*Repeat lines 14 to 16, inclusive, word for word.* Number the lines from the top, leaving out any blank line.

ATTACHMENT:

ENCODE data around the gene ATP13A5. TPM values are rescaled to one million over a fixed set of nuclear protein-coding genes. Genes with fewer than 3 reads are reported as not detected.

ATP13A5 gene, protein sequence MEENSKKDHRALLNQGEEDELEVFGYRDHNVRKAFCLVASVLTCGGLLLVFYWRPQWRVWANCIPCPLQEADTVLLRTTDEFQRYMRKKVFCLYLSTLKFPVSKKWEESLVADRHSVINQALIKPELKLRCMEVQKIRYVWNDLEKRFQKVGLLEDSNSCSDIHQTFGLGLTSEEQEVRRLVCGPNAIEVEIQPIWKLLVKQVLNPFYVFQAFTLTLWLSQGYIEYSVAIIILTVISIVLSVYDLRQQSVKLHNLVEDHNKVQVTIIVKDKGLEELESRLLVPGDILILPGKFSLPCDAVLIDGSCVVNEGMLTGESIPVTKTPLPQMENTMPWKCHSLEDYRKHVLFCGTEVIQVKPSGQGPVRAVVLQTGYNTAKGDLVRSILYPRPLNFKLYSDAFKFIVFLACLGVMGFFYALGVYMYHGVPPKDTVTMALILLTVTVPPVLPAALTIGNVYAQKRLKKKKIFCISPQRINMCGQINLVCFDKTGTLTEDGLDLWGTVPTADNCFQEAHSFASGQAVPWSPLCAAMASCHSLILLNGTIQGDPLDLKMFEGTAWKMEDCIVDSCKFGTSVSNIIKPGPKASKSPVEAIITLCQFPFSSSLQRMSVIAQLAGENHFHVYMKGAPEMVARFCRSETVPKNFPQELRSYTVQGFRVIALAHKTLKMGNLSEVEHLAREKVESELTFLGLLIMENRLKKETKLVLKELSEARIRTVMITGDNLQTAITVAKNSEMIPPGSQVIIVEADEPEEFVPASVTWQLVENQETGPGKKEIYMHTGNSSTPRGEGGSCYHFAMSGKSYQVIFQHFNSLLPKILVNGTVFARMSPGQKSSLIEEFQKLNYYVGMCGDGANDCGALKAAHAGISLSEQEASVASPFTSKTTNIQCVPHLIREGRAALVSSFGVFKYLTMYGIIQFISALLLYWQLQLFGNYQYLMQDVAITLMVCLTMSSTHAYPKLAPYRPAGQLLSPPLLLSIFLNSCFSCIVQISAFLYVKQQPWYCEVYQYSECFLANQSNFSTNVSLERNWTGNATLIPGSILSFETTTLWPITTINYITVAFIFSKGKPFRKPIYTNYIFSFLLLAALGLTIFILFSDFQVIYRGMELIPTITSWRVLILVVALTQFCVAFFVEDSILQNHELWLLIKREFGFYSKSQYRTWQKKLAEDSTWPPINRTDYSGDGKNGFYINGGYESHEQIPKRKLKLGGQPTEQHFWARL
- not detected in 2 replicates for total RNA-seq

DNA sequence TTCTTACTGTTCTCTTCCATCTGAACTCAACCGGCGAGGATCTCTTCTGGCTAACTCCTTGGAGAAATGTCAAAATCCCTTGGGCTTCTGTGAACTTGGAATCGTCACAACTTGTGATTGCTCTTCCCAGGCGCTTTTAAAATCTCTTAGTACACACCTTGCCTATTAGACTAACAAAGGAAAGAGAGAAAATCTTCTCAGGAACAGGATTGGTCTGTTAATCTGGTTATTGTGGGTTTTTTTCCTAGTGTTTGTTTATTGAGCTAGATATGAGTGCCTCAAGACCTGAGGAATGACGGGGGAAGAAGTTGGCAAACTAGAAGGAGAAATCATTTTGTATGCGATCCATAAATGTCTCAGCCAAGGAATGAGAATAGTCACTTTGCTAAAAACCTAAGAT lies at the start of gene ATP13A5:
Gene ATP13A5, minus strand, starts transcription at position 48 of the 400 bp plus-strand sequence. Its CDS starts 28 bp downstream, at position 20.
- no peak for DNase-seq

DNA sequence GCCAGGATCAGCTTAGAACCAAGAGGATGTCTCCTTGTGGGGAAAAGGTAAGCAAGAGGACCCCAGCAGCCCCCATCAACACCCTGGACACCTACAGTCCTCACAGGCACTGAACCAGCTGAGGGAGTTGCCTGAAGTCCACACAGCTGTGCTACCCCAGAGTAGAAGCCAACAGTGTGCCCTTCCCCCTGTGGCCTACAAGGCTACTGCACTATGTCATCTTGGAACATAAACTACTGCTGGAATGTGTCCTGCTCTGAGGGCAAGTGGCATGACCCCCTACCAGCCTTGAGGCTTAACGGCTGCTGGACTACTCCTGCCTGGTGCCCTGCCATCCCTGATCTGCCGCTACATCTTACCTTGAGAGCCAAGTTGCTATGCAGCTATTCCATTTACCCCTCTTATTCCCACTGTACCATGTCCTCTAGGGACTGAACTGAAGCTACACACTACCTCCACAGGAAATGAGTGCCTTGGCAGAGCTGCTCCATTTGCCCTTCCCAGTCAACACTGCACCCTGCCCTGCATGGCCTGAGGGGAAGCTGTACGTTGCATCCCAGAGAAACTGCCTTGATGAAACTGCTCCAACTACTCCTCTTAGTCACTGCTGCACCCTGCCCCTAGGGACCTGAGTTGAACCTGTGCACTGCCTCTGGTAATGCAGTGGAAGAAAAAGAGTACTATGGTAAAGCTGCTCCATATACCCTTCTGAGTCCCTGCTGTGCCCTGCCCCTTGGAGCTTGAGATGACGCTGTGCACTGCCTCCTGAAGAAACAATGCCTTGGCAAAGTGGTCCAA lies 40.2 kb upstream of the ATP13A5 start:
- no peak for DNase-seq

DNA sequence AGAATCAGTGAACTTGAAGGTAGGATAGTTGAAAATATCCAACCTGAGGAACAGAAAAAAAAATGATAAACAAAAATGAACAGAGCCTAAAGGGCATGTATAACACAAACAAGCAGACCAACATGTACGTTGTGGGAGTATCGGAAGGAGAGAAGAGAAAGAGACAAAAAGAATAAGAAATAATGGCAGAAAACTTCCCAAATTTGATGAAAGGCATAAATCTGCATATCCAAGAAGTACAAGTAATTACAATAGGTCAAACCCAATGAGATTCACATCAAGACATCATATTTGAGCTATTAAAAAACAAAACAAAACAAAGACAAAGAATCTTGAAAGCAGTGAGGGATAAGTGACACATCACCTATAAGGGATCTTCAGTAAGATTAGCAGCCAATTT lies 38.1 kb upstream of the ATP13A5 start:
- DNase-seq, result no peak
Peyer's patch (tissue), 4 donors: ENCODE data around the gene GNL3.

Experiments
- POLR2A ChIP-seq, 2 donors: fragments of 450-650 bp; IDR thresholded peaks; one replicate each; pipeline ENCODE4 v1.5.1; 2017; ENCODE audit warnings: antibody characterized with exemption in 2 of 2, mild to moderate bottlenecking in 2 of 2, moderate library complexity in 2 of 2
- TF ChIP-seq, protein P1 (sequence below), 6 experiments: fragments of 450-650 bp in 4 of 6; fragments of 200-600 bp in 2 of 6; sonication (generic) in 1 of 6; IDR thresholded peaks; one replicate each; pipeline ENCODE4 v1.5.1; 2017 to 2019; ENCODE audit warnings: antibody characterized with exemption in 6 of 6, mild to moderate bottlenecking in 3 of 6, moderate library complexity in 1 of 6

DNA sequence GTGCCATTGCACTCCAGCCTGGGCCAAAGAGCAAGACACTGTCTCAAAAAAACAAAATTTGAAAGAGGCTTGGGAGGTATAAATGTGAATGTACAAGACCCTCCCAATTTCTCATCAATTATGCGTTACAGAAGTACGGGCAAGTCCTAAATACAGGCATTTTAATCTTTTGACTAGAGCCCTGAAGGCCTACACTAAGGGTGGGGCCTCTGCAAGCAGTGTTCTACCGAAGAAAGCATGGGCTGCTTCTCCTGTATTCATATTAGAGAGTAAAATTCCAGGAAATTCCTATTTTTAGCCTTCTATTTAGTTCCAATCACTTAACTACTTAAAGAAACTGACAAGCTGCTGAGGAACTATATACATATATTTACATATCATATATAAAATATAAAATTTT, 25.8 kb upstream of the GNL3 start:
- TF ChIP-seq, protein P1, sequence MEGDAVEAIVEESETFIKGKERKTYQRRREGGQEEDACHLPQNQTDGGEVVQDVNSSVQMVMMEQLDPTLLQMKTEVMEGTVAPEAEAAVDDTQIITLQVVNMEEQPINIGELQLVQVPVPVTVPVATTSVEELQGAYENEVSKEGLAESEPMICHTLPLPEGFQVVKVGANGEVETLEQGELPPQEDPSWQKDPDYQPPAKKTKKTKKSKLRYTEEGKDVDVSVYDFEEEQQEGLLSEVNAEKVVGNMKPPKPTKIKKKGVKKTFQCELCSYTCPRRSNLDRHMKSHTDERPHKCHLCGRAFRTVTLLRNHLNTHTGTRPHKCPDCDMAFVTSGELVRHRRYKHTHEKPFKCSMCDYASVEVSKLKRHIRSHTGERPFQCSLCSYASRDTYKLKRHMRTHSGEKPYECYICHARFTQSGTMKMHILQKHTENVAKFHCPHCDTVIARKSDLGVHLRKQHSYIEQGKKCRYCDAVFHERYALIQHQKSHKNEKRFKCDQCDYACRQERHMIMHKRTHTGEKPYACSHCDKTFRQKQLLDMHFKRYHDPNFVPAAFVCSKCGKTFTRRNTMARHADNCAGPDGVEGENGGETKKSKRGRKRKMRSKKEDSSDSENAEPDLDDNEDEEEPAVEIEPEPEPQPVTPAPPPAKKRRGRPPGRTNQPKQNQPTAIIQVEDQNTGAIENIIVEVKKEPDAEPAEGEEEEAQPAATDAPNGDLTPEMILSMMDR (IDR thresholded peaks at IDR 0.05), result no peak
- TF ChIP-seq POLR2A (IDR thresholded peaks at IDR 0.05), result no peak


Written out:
- TF ChIP-seq, protein P1 (sequence below), 6 experiments: fragments of 450-650 bp in 4 of 6; fragments of 200-600 bp in 2 of 6; sonication (generic) in 1 of 6; IDR thresholded peaks; one replicate each; pipeline ENCODE4 v1.5.1; 2017 to 2019; ENCODE audit warnings: antibody characterized with exemption in 6 of 6, mild to moderate bottlenecking in 3 of 6, moderate library complexity in 1 of 6

DNA sequence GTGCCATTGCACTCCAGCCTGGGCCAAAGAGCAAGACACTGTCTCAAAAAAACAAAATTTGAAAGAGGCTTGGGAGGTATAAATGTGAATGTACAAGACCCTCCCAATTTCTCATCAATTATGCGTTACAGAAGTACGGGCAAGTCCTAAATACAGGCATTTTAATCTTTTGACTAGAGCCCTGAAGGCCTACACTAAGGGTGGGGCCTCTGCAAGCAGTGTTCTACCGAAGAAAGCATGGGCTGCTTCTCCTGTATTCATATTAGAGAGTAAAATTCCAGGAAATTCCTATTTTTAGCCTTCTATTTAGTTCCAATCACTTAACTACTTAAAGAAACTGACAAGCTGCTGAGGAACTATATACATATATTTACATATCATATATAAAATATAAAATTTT, 25.8 kb upstream of the GNL3 start:
- TF ChIP-seq, protein P1, sequence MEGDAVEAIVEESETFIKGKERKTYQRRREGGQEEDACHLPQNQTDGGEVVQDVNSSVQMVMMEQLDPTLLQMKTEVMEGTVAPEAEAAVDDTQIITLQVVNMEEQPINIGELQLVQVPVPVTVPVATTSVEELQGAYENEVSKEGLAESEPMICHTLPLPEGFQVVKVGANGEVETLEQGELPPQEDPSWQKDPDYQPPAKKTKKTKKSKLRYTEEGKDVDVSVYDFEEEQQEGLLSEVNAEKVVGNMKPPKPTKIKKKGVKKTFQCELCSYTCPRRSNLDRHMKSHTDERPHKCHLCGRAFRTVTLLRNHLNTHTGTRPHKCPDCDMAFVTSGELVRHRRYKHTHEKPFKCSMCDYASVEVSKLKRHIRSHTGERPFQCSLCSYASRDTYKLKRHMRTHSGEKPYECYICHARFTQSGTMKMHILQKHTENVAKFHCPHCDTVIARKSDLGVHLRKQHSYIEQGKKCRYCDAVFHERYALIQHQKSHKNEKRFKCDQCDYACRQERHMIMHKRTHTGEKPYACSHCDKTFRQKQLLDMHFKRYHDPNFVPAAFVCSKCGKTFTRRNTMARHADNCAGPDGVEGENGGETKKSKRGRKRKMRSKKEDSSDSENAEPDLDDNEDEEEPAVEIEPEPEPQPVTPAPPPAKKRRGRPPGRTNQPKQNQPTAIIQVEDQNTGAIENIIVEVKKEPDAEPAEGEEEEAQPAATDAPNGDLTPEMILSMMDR (IDR thresholded peaks at IDR 0.05), result no peak